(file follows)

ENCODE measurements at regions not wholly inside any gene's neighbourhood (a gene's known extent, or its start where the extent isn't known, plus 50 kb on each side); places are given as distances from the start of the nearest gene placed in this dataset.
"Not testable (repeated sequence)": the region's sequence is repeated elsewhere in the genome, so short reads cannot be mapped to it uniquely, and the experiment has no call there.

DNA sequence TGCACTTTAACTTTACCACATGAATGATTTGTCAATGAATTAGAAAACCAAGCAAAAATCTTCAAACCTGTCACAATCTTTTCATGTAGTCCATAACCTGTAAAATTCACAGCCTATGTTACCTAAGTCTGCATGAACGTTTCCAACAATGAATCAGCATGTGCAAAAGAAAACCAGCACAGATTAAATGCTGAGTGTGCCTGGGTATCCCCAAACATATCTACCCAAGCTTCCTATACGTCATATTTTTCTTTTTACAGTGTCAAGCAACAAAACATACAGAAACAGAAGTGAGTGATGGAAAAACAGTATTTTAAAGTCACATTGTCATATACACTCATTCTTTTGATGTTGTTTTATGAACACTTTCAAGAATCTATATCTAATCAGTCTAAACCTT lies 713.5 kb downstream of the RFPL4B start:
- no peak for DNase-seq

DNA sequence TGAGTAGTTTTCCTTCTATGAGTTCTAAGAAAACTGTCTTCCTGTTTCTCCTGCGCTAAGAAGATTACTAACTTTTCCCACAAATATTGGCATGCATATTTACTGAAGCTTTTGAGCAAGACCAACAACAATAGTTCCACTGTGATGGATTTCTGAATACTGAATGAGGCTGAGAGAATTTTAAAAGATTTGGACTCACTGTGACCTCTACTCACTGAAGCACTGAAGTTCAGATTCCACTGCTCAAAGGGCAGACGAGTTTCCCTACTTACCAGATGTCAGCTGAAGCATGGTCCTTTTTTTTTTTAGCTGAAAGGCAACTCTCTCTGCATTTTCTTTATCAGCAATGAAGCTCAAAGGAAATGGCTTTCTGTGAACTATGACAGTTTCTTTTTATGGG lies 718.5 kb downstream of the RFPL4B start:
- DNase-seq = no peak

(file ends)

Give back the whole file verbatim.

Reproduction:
ENCODE measurements at regions not wholly inside any gene's neighbourhood (a gene's known extent, or its start where the extent isn't known, plus 50 kb on each side); places are given as distances from the start of the nearest gene placed in this dataset.
"Not testable (repeated sequence)": the region's sequence is repeated elsewhere in the genome, so short reads cannot be mapped to it uniquely, and the experiment has no call there.

DNA sequence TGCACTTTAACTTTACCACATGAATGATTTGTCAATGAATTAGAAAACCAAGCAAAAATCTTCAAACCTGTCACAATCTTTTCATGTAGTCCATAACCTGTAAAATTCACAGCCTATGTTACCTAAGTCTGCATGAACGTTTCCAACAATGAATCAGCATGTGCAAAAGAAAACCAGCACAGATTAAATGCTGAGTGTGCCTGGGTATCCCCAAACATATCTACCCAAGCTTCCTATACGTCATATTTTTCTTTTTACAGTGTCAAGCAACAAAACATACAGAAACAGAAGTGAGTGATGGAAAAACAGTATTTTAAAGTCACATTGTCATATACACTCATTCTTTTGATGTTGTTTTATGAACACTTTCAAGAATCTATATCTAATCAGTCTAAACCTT lies 713.5 kb downstream of the RFPL4B start:
- no peak for DNase-seq

DNA sequence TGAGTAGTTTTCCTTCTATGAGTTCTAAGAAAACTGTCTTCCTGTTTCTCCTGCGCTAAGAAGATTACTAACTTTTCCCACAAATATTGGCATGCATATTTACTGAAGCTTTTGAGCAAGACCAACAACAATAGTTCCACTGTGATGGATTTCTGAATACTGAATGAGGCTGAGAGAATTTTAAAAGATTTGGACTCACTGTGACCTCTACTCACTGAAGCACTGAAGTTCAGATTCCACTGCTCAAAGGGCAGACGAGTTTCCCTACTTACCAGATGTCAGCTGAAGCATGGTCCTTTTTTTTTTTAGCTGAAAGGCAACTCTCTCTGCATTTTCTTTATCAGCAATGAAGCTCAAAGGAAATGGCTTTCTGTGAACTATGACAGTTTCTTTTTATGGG lies 718.5 kb downstream of the RFPL4B start:
- DNase-seq = no peak